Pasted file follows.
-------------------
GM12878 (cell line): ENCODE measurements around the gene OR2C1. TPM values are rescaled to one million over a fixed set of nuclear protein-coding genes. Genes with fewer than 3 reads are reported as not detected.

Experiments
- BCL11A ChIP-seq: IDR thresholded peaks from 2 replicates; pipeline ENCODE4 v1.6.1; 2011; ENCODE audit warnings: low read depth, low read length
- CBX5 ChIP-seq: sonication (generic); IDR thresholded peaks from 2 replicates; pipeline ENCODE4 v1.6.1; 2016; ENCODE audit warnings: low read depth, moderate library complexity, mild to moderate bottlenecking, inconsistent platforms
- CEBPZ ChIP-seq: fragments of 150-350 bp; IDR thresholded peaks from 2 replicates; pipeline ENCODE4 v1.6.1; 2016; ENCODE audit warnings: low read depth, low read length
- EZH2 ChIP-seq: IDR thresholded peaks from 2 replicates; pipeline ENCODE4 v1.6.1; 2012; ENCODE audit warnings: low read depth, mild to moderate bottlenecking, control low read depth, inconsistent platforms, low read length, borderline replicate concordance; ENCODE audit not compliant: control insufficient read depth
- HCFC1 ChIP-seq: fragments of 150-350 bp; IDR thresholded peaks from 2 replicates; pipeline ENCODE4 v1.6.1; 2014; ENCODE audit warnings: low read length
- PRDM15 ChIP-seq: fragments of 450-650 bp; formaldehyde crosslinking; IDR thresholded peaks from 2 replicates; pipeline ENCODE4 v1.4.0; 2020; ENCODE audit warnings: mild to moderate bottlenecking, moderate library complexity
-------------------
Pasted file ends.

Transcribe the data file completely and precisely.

GM12878 (cell line): ENCODE measurements around the gene OR2C1. TPM values are rescaled to one million over a fixed set of nuclear protein-coding genes. Genes with fewer than 3 reads are reported as not detected.

Experiments
- BCL11A ChIP-seq: IDR thresholded peaks from 2 replicates; pipeline ENCODE4 v1.6.1; 2011; ENCODE audit warnings: low read depth, low read length
- CBX5 ChIP-seq: sonication (generic); IDR thresholded peaks from 2 replicates; pipeline ENCODE4 v1.6.1; 2016; ENCODE audit warnings: low read depth, moderate library complexity, mild to moderate bottlenecking, inconsistent platforms
- CEBPZ ChIP-seq: fragments of 150-350 bp; IDR thresholded peaks from 2 replicates; pipeline ENCODE4 v1.6.1; 2016; ENCODE audit warnings: low read depth, low read length
- EZH2 ChIP-seq: IDR thresholded peaks from 2 replicates; pipeline ENCODE4 v1.6.1; 2012; ENCODE audit warnings: low read depth, mild to moderate bottlenecking, control low read depth, inconsistent platforms, low read length, borderline replicate concordance; ENCODE audit not compliant: control insufficient read depth
- HCFC1 ChIP-seq: fragments of 150-350 bp; IDR thresholded peaks from 2 replicates; pipeline ENCODE4 v1.6.1; 2014; ENCODE audit warnings: low read length
- PRDM15 ChIP-seq: fragments of 450-650 bp; formaldehyde crosslinking; IDR thresholded peaks from 2 replicates; pipeline ENCODE4 v1.4.0; 2020; ENCODE audit warnings: mild to moderate bottlenecking, moderate library complexity